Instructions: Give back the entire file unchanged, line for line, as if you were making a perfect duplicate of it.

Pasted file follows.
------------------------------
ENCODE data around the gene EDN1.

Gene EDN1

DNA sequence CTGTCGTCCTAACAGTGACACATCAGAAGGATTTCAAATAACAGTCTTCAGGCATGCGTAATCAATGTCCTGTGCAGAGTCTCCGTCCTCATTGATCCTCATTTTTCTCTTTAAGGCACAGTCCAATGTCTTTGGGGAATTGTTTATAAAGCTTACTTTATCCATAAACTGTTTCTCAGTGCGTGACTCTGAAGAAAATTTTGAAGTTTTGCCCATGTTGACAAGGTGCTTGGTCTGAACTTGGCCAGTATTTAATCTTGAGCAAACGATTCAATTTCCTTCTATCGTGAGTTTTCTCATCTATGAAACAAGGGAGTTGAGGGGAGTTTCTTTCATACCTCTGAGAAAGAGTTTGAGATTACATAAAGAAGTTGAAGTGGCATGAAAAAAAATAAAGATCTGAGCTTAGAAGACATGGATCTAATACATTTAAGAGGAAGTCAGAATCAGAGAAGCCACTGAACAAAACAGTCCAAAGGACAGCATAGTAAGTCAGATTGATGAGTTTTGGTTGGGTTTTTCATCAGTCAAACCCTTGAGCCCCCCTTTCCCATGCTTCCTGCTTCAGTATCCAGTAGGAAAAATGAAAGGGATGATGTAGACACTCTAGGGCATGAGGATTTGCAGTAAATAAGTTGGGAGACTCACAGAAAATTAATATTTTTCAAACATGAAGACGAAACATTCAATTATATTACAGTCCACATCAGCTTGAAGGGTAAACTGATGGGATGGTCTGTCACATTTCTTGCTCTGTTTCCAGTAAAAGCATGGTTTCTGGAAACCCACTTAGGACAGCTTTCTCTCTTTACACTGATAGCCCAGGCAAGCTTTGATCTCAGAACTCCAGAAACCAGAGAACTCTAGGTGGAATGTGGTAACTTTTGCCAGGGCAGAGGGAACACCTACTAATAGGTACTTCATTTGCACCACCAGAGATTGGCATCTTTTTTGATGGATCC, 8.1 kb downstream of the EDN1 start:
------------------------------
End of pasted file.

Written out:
ENCODE data around the gene EDN1.

Gene EDN1

DNA sequence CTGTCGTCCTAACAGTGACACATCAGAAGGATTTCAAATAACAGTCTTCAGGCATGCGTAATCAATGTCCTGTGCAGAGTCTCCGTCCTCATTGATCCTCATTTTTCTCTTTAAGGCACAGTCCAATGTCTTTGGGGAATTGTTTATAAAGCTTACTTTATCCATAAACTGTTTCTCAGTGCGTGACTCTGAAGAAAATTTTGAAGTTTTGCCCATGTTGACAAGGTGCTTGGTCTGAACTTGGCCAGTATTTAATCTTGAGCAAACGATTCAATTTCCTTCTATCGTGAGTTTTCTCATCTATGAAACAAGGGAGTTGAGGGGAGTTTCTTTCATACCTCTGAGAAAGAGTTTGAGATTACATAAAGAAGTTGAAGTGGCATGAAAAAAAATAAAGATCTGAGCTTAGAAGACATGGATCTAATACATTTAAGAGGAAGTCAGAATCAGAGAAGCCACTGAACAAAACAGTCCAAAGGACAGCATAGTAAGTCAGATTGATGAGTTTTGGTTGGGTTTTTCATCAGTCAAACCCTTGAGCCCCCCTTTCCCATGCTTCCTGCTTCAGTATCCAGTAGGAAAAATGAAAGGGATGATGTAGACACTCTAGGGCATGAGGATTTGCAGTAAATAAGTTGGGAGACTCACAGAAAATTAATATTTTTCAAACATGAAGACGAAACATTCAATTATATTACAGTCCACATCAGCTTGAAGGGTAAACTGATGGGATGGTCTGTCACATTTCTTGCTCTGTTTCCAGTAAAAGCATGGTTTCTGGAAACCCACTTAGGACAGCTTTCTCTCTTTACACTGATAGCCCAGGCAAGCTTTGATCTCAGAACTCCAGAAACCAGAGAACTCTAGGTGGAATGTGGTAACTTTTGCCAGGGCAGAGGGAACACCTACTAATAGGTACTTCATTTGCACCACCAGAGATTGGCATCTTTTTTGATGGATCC, 8.1 kb downstream of the EDN1 start: